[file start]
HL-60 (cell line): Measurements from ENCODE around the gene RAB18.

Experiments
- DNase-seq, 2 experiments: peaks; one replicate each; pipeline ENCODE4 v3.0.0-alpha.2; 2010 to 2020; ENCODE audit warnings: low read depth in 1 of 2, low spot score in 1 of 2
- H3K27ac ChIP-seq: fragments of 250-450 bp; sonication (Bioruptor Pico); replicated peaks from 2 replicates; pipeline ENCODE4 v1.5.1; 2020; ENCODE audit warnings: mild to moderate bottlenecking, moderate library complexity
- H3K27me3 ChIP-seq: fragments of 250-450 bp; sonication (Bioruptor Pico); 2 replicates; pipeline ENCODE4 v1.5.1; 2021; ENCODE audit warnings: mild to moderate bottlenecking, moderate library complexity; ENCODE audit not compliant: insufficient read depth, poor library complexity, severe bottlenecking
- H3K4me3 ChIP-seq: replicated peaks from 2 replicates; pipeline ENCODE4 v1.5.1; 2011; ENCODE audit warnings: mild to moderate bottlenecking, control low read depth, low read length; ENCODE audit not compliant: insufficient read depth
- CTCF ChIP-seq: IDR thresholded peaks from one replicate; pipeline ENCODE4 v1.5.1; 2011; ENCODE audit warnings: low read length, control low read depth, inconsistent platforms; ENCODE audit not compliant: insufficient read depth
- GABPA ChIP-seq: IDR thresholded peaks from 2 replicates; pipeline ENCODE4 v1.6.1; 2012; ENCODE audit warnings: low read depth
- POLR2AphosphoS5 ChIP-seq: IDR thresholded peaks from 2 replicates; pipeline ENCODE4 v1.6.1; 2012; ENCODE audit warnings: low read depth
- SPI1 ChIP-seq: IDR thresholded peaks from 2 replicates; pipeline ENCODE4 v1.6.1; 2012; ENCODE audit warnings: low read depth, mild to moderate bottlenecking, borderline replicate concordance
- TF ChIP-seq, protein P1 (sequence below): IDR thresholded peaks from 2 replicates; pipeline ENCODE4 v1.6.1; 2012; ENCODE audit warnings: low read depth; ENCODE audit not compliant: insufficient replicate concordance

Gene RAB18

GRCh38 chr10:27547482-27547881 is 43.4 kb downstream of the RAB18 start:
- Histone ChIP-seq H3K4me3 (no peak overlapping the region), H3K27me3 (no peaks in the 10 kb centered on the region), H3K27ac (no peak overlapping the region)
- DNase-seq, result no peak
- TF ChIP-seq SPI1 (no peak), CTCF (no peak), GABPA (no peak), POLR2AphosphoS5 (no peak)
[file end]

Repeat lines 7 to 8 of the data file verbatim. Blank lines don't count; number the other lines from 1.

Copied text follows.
- CTCF ChIP-seq: IDR thresholded peaks from one replicate; pipeline ENCODE4 v1.5.1; 2011; ENCODE audit warnings: low read length, control low read depth, inconsistent platforms; ENCODE audit not compliant: insufficient read depth
- GABPA ChIP-seq: IDR thresholded peaks from 2 replicates; pipeline ENCODE4 v1.6.1; 2012; ENCODE audit warnings: low read depth